(NMSU) The daunting challenge of tackling climate change and the destruction of the environment already underway can fuel feelings of anxiety, depression and hopelessness.
The daunting challenge of tackling climate change and the destruction of the environment already underway can fuel feelings of anxiety, depression and hopelessness.
Jennifer Atkinson, associate professor of environmental humanities at the University of Washington, Bothell, has drawn national attention for focusing on this psychological phenomenon – what has been called eco-anxiety, climate grief and eco-distress – which is perhaps unique to our Anthropocene era. .
On October 20, Atkinson will host a virtual conference on his work, “Climate Anxiety, Grief and Hope: Moving from Angst to Action”. The 7-hour virtual lecture is offered free of charge through New Mexico State University’s Climate Change Education Seminar Series.
Atkinson will discuss healthy approaches to dealing with the stresses that arise from confronting the reality of climate change, to help those affected stay engaged in action.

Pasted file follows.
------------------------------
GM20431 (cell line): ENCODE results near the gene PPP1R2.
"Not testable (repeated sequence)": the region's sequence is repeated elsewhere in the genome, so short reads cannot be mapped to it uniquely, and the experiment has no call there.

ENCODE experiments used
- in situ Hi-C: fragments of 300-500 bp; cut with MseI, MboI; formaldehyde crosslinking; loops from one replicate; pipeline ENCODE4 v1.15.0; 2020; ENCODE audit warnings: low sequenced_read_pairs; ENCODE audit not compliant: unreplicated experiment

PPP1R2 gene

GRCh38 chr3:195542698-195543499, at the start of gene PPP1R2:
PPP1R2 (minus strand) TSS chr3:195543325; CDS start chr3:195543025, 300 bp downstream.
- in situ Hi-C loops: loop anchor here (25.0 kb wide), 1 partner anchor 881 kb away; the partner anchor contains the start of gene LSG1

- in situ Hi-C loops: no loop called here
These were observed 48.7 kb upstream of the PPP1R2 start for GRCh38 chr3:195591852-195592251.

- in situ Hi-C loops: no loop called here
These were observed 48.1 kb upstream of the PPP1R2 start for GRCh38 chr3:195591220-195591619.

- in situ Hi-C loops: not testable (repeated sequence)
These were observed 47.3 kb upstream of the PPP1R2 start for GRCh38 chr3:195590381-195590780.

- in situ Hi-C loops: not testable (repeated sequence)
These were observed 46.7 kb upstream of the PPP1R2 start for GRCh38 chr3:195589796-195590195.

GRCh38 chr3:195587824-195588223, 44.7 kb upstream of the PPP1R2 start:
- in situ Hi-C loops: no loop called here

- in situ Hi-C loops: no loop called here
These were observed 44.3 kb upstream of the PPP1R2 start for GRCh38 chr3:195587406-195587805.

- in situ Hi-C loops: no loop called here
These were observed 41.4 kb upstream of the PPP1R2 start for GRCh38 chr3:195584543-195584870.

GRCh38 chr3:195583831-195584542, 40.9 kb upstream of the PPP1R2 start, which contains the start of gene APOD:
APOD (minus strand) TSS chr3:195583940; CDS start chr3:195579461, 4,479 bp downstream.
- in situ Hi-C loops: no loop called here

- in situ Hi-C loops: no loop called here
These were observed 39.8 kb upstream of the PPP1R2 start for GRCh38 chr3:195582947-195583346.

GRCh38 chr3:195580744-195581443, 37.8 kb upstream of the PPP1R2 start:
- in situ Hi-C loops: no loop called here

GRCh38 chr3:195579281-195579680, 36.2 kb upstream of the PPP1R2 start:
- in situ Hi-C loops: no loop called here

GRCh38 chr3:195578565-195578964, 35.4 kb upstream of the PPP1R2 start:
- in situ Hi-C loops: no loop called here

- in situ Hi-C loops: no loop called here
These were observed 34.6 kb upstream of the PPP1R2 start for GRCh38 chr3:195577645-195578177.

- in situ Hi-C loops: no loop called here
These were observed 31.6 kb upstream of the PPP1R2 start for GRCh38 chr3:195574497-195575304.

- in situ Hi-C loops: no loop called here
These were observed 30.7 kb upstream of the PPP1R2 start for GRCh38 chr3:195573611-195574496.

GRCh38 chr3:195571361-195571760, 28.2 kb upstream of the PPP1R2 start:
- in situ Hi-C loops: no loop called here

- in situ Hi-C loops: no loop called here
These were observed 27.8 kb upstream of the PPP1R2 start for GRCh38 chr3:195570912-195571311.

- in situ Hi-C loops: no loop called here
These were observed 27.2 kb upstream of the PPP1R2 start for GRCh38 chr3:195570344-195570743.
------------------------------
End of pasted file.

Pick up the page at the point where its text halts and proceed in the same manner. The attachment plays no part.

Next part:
âStaying committed to long-term climate solutions requires us to avoid emotional exhaustion; yet, when bombarded with so much bad news – mass extinction, dying oceans, displaced communities and burning forests – it’s easier said than done, âAtkinson said. âThis conference explores the mental health dimensions of climate change among students, scientists, activists and frontline communities, and shares practical strategies for building emotional resilience to channel desperation into meaningful action.â
Atkinson is working on a book called âAn Existential Toolkit for the Climate Crisis,â which offers strategies young people can use to deal with the emotional cost of tackling climate change. Atkinson has also produced a podcast, âFacing It,â which offers tools for channeling eco-anxiety into action, and she also runs public seminars on climate and mental health, many of which are available on a website, An existential toolkit for climate justice educators.
For more information and to register for upcoming events in the Climate Change Education Seminar Series, visit https: //sustainability.nmsu.
The final installment of the series for the fall semester will be a virtual lecture at 7 p.m. on November 17 by Karletta Chief of the University of Arizona titled “Unique Impacts of Climate Change on American Indian Water Resources. and the natives of Alaska in the United States “.
Author – Allison Jenks – NMSU